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Video: 3 Tips for Training Hyper Crazy Out-of-Control Dogs

This is the second half of a two-part series. Click here to go watch part one.

Here’s a transcript of the video:

1. Reward your dog for doing nothing
I’m gonna take a wild guess and say that the thing you most want from your dog is for him to chill out and stay out of trouble. But he already does this, at least some of the time. The problem is that you ignore him when he’s doing it. He only gets attention when he misbehaves.

Think about it.

You’re going about your day. Fido is lying on the floor, maybe chewing a dog toy or just watching the goings-on. Good dog! This is EXACTLY what you want him to be doing! But you are busy doing other things, so you don’t really notice him.

An hour later, Fido gets bored. He goes and looks for something to do, like stealing food off the counter, or barking at the neighbors, or jumping on the kids. Now he suddenly has your full and complete attention!

Any behavior that gets rewarded is likely to be repeated. Don’t wait until your dog is misbehaving to give him attention. Make an effort to notice those times when he is “doing nothing,” like sitting on the floor chilling out. Reward him with a treat, petting, or a toy.


2. Ditch the food bowl
I mentioned this in my last video as a good way to provide your dog with a job to do. Everyone always tells you that if you have a hyper dog, you have to exercise him. But they don’t think about the fact that dogs also need mental exercise. A very simple way to provide your dog with mental exercise is to have him work for his food. So in the morning, ration out a day’s worth of Fido’s food. Instead of dumping it in his bowl at meals, use it for short training sessions spread throughout the day. Also use it to reward him for doing nothing.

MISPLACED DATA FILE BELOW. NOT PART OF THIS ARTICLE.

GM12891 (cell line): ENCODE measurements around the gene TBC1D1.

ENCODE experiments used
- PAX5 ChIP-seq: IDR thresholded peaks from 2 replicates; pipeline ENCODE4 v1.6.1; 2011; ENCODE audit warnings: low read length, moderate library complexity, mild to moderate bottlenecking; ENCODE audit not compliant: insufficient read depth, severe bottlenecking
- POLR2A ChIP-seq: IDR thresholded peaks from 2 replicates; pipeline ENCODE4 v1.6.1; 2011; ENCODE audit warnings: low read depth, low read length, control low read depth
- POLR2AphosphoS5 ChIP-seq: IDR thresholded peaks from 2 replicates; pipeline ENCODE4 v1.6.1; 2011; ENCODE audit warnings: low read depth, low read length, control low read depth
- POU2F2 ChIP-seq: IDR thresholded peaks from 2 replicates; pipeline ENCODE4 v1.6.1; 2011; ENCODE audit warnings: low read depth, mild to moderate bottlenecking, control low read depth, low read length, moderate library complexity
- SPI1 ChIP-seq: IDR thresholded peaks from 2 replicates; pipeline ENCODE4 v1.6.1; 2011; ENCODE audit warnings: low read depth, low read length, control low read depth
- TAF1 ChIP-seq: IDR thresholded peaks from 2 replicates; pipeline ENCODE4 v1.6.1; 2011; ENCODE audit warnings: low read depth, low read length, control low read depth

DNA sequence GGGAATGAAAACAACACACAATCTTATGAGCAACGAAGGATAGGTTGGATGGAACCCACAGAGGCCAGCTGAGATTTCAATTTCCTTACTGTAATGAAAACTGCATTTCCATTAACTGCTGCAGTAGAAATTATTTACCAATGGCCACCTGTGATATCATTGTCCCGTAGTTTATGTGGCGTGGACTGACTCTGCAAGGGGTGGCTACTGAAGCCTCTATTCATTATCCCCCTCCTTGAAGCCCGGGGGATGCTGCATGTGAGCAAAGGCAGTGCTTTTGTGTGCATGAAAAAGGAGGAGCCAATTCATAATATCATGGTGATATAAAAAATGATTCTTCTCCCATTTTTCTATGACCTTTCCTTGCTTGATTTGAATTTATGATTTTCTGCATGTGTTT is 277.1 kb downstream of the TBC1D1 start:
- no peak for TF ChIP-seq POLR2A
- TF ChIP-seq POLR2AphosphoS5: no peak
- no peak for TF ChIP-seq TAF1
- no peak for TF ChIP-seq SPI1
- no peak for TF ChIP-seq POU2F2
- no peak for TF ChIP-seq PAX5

Whatever you don’t use for training should be put into treat dispensing toys.


3. Mischief Management
Management is about keeping your dog under control and out of trouble through the use of tools like crates, baby gates, and closed doors. Management is not training, but it is complementary to training. By preventing your dog from doing something wrong, you set him up for success when you do start training him.

To stop your dog from pulling on leash, you would teach her to walk nicely at your side. In the meantime, you’d use management tools to keep her from pulling. My favorite anti-pull tool is the front clip harness. It’s similar to a regular harness, but it clips at the dog’s chest. When she pulls, it redirects that forward motion to the side. With a front-clip there is no risk of injury like there is with a prong collar or Gentle Leader.


Give Your Dog a Brain
So this is where I talk a little about the thing I’m selling. “Give Your Dog a Brain” is a training course inspired by the countless number of hyperactive and out-of-control dogs that I have worked with in my years of animal shelter volunteering. It’s for:

-Dogs who get anxious or overexcited in distracting environments
-Dogs who freak out when the doorbell rings or when you put his leash on
-Dogs who pull on leash
-Dogs who can’t focus and seem to “blow you off” when you tell them to do something

The program contains an ebook and a bunch of video tutorials. If you’re interested, check out Give Your Dog a Brain

If this sounds like something you could use, great! If not, great! I still love you and I will continue to create free content for 3LostDogs.com.